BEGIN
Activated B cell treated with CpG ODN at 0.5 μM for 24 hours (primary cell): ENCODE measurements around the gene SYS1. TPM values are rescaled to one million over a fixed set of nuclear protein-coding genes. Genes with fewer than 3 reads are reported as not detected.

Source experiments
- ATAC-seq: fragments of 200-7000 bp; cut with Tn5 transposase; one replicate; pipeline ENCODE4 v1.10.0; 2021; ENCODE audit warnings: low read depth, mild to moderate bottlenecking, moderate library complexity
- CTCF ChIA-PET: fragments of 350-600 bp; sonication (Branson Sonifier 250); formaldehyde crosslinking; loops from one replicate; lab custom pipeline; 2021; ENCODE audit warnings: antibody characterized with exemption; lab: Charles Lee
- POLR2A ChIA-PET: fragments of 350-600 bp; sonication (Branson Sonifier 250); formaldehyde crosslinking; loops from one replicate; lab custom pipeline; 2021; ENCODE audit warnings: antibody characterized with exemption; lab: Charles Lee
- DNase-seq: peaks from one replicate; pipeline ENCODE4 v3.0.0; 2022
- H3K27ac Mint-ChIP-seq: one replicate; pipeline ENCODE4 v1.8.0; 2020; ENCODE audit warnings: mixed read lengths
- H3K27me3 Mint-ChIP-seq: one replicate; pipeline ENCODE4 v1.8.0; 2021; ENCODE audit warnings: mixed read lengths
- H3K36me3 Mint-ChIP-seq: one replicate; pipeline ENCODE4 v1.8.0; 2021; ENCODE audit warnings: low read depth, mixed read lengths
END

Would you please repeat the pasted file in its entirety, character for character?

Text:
Activated B cell treated with CpG ODN at 0.5 μM for 24 hours (primary cell): ENCODE measurements around the gene SYS1. TPM values are rescaled to one million over a fixed set of nuclear protein-coding genes. Genes with fewer than 3 reads are reported as not detected.

Source experiments
- ATAC-seq: fragments of 200-7000 bp; cut with Tn5 transposase; one replicate; pipeline ENCODE4 v1.10.0; 2021; ENCODE audit warnings: low read depth, mild to moderate bottlenecking, moderate library complexity
- CTCF ChIA-PET: fragments of 350-600 bp; sonication (Branson Sonifier 250); formaldehyde crosslinking; loops from one replicate; lab custom pipeline; 2021; ENCODE audit warnings: antibody characterized with exemption; lab: Charles Lee
- POLR2A ChIA-PET: fragments of 350-600 bp; sonication (Branson Sonifier 250); formaldehyde crosslinking; loops from one replicate; lab custom pipeline; 2021; ENCODE audit warnings: antibody characterized with exemption; lab: Charles Lee
- DNase-seq: peaks from one replicate; pipeline ENCODE4 v3.0.0; 2022
- H3K27ac Mint-ChIP-seq: one replicate; pipeline ENCODE4 v1.8.0; 2020; ENCODE audit warnings: mixed read lengths
- H3K27me3 Mint-ChIP-seq: one replicate; pipeline ENCODE4 v1.8.0; 2021; ENCODE audit warnings: mixed read lengths
- H3K36me3 Mint-ChIP-seq: one replicate; pipeline ENCODE4 v1.8.0; 2021; ENCODE audit warnings: low read depth, mixed read lengths